Beheading marks our darkest hour

PUBLISHED : Tuesday, 26 December, 2006, 12:00am
UPDATED : Tuesday, 26 December, 2006, 12:00am

On December 15, Hongkongers witnessed at first hand the government's lack of vision in creating a true 'world city'. The final act of beheading the Star Ferry clock tower marked Hong Kong's darkest hour in its aspiration to be on a par with true world cities such as Paris, London, New York and Tokyo.

Not only do the local governments of these cities value cultural heritage as a means of adding socio-economic value, they are starting to make us look awfully shortsighted and clueless in our understanding of the benefits that cultural heritage brings.

If we in Hong Kong think that building frigid shopping malls and superficial replicas of demolished ferry piers is a suitable conservation strategy for historic monuments, we have truly lost the plot.

It is time for our government to realise that a common theme among world-class cities is the way they respect, preserve and nurture their distinctive cultural and historical identities, first and foremost.

A mention should be made of the historic centre of Macau, a Unesco world heritage site. It's world heritage status has benefited the city enormously, helping to promote tourism and social continuity.

The determination shown by the protesters in fighting to save the Star Ferry pier and clock tower should surely be a wake-up call to the government to go back to the drawing board on cultural heritage preservation.

Housing chief Michael Suen Ming-yeung and company, please look to other world cities for guidance on how to preserve heritage. In addition, may I suggest you engage in consultation processes that actually involve listening to the people of Hong Kong?

If you will not, be prepared for growing civil unrest.

Just as importantly, be prepared for falling tourist numbers as visitors go elsewhere in search of cultural experiences more rewarding than an overdose of shopping in Asia's 'world city'.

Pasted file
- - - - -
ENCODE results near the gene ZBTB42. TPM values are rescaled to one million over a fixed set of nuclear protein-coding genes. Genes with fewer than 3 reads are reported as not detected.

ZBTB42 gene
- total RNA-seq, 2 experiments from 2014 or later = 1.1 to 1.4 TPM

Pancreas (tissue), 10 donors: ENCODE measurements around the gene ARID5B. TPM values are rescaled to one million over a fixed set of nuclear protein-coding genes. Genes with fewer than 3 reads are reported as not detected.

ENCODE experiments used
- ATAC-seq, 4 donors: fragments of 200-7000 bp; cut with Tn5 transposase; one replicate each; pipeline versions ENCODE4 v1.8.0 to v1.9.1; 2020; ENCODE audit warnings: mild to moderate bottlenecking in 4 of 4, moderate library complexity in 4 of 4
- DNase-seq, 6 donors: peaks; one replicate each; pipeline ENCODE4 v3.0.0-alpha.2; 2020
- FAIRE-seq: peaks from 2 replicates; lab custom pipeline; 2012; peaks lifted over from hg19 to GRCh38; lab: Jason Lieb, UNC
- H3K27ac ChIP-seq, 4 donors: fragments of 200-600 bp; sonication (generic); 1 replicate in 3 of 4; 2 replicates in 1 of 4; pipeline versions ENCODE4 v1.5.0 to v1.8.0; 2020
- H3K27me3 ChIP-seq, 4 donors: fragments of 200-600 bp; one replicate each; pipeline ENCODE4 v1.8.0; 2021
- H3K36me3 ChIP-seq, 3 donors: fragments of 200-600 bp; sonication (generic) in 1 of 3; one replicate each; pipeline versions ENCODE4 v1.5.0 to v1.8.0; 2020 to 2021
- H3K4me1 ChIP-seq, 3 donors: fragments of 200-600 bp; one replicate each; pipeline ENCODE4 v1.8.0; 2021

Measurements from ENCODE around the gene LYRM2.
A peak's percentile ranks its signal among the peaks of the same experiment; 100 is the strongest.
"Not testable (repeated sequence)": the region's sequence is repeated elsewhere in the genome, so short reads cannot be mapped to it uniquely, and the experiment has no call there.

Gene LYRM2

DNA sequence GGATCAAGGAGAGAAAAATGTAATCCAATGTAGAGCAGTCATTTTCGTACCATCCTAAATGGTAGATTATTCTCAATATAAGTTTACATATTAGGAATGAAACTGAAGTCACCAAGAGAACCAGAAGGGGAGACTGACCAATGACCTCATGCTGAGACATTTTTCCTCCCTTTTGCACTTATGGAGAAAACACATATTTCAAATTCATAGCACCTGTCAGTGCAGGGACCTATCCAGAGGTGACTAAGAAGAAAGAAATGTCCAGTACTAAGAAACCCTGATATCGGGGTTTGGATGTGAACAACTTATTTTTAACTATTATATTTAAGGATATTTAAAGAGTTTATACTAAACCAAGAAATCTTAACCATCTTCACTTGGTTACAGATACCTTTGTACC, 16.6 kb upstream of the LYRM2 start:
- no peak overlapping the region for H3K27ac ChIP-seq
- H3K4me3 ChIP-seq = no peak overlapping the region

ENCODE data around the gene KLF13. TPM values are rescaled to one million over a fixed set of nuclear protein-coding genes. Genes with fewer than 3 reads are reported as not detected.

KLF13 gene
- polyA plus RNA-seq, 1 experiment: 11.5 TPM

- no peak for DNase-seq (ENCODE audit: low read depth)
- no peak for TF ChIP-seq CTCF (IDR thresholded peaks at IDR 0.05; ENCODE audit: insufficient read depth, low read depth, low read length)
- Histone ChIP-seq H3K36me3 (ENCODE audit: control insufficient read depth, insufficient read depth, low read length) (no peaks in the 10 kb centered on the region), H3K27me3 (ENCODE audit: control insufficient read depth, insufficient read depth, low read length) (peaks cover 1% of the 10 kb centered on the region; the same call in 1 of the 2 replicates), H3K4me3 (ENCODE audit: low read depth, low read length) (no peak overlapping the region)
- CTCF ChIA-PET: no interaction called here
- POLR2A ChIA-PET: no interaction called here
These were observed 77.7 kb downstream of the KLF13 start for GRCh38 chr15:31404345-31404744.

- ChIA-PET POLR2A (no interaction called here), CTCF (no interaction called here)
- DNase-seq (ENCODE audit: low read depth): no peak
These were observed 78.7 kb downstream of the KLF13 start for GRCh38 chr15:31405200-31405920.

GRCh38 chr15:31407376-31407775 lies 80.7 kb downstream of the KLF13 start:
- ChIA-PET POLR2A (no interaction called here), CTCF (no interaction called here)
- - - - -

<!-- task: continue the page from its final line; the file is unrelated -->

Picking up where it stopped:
Don't say we didn't warn you.

AMIL KHAN, Mid-Levels

We need Beijing

While it is good to have an opposition to check government abuses, it is rather disturbing that certain benighted members of the pan-democrats still view Beijing as the enemy, as a motion last week calling on the central government not to meddle in Hong Kong's affairs shows ('Autonomy motion suffers Legco defeat', December 21).

Such a myopic and outdated mindset creates mistrust and works against the good of Hong Kong. The cynical might even argue that these people are selling out Hong Kong for personal political gain.

The undeniable fact is that the city's social, economic and political development necessitates co-operation with the mainland. The pan-democrats will have to prove to Hong Kong and Beijing that they have the vision, wisdom and responsibility to work towards the greater good.

It is important to remember that Hong Kong is part of China, while China is not part of Hong Kong. The venerable words of former US president John F Kennedy should serve as a reminder: 'Ask not what your country can do for you, but what you can do for your country.'

A. CHAN, Tsim Sha Tsui

Blighty, go home

New cut-price airfares to Europe from Hong Kong are all very well, but the other side of the coin is that cheap flights in the other direction encourage the lower levels of British society to come here - rather than go to Blackpool - to get drunk.

I was unlucky enough to sit near two such tourists the other day on the MTR. It would be hard to say which of the pair was the most repulsive. The male of the species, a skinhead, wore an unwashed, once-white T-shirt stretched around his considerable beer belly. His filthy and discoloured jeans were set off by his smelly, thonged feet.

His companion wore cycling shorts stretched so tight around her lower regions that they looked fit to split and revealed rolls of cushion-like fat around her midriff. She wore workmen's boots and a purple baseball hat back to front on her greasy blonde hair.

Unenticing as they looked set against the clean and fashionably dressed commuters of Hong Kong, however, it was their conduct that most revolted.

The woman consumed beer from a large bottle, and the man drank his from a can.

Those who think that the provision of a native English-speaking teacher at their child's school is all that is required to disseminate Oxbridge vowels should have heard these two. They were arguing hammer and tongs. The loud stream of expletives from the woman, in particular, would have made a sailor blush. Although the man had a more limited range (mostly starting with 'f'), what came out of his mouth was equally offensive.

It won't come as any surprise for people to read that they staggered out at Wan Chai, ready for a further intake of cheap booze.

I do hope that these two won't apply to be native English teachers, and that they very soon use the return half of their cheap tickets to go home. Hong Kong can do without western tourists of their quality.

MARY PANG, Kwai Chung




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